A blog about tech, programming, security, and various other subjects.

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Encrypting passwords  Tags: security, webdevelopment, programming, websites.
It's so easy to bash Adobe for encrypting passwords instead of hashing them. The entire security community did, and of course they were right. Encryption is by definition reversible, so it was stupid of Adobe to encrypt passwords instead of hashing them, right? Right?

Or maybe not. As time passes and not a single password from an Adobe user has been leaked, aside from the ones solved in crossword puzzles, I was starting to doubt our judgment.
Searching 10GB of data As A Service - lessons learned  Tags: programming, webdevelopment, databases.
The day before yesterday I launched a service where you can check whether you were included in the Adobe accounts hack. I had the file, it could be grepped for stuff in about 30 seconds, and I thought "hey, others might want to do this too". And so I started coding.

My parents would be home soon and we'd go out for dinner, but I wanted it done. With the Linkedin breach someone else put up the same service so it doesn't seem to be an uncommon thing to do. Since I didn't want anyone to steal my idea before I could get it done (and my work would be wasted), I was kind of on a schedule.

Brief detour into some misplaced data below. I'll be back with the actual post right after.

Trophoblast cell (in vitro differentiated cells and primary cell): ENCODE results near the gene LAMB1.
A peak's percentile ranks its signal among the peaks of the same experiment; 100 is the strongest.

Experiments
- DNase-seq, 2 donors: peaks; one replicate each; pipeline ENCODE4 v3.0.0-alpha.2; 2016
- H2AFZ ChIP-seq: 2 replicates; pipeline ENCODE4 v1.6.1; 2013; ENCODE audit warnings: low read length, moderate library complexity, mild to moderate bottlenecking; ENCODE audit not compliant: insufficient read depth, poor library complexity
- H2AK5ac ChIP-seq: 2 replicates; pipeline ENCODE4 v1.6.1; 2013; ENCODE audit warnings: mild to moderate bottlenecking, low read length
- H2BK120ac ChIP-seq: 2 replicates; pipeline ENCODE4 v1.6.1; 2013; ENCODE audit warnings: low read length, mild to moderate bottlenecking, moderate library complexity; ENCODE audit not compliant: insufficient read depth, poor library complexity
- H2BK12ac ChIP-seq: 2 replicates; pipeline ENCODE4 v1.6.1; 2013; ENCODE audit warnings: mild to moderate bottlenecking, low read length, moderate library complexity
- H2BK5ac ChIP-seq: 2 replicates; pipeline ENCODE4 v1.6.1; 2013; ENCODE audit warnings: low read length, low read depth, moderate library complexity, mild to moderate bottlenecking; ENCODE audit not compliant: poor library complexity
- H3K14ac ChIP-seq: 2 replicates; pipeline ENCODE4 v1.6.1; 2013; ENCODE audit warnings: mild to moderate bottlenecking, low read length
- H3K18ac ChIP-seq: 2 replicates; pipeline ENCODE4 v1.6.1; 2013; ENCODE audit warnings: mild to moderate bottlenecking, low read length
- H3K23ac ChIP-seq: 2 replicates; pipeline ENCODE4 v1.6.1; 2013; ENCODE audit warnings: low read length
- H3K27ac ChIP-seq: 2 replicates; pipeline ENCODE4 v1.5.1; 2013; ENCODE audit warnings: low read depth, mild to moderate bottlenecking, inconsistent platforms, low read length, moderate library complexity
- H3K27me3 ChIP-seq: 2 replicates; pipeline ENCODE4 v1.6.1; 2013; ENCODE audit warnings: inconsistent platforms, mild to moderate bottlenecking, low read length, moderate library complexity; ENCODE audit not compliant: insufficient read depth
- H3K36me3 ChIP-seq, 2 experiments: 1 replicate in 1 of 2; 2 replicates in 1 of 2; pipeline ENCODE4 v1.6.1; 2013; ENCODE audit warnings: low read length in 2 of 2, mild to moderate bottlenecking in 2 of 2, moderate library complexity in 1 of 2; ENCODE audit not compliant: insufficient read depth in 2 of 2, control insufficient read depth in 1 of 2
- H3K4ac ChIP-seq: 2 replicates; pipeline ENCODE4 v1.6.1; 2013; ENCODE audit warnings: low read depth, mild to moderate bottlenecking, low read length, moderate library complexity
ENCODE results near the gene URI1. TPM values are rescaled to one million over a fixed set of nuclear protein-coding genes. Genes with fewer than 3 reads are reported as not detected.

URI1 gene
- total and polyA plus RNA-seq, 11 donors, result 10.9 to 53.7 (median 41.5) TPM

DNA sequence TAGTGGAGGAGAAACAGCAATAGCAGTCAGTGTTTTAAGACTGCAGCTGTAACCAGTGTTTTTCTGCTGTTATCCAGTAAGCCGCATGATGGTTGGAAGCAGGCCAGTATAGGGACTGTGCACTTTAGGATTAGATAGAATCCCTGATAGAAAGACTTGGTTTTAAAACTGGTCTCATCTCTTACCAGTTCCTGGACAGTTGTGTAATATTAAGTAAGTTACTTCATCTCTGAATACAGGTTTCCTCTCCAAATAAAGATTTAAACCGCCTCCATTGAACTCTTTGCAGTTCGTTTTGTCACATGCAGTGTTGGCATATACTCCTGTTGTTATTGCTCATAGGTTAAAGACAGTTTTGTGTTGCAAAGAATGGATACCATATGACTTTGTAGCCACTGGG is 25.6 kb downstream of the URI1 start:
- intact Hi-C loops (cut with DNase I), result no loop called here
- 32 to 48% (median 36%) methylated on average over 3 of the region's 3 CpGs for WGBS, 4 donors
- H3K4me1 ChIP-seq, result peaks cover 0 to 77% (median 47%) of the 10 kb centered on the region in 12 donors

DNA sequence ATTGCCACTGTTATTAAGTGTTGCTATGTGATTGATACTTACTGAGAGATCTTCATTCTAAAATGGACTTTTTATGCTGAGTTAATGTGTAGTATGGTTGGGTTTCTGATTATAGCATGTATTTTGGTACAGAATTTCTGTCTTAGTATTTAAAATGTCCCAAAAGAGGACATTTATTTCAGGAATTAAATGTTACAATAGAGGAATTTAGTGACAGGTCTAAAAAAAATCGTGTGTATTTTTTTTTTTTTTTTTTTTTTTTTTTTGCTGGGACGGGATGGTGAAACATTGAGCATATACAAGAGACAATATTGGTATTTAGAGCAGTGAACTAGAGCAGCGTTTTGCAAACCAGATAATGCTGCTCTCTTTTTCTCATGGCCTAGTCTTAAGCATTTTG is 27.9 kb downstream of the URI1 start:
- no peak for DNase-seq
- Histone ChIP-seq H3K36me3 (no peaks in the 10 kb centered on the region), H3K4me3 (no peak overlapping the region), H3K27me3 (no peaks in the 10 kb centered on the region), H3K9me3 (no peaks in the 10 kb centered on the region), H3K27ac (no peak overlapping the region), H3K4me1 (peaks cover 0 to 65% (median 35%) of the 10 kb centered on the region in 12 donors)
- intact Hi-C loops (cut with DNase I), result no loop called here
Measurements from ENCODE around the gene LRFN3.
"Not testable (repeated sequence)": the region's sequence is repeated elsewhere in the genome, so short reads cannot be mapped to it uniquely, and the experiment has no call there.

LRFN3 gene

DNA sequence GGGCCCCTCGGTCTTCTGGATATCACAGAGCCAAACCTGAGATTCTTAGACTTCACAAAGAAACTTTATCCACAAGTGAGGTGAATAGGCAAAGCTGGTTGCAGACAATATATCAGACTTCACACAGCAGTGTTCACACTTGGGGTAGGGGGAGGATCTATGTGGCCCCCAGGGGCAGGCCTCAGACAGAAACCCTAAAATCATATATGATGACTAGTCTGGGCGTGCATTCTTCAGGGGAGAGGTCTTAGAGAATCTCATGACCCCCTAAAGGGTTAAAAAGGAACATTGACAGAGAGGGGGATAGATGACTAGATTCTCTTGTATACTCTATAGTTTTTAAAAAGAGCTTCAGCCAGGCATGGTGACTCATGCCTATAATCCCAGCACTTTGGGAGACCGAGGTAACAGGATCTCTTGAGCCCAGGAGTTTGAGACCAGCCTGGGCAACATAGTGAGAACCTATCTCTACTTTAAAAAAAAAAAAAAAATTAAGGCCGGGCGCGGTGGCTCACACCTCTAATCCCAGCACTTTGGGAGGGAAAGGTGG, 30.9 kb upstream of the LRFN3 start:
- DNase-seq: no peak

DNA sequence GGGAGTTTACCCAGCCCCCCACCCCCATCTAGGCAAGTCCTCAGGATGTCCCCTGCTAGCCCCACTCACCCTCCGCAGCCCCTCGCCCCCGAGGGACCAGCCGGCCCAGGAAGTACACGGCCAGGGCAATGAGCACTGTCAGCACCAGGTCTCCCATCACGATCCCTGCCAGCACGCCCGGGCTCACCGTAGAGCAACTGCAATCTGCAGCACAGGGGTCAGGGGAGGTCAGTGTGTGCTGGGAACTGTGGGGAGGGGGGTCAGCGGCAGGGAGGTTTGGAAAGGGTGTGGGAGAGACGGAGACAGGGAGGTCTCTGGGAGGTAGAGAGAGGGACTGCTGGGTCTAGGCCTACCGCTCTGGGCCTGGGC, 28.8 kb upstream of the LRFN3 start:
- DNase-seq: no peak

Cookieless cookies  Tags: webdevelopment, privacy.
I've made a little one-page project about tracking users using ETag headers instead of cookies. It's not new, but many websites employ this while nobody knows about it.

The page pretty much speaks for itself, so here it is:

What is XSS and how to protect your website  Tags: webdevelopment, security, programming.
Alternative title: How do XSS attacks work and how can you exploit it.
To secure things you must know how they work, right? ;) The post mainly focuses on how it works and how to protect your website though, so let's dive right into it.

First of all, XSS means cross-site scripting. The name is a bit misleading since it isn't necessarily cross-site, it's basically just inserting scripts at places where other users will unknowingly trigger them to run.
PHP's in_array is slow - this works faster  Tags: programming, webdevelopment.
I think this is best explained by example, so here's a simple script to load a file into the memory, removing duplicate lines:
    $handle = fopen("myfile.txt", "r");
    $lines = array();
    while ($line = fgets($handle))
        if (!in_array($line, $lines))
            $lines[] = $line;

This works fine if you don't mind waiting for a minute or ten until it did all the millions of lines. If you're like me, you will probably want to make it run in under thirty seconds.

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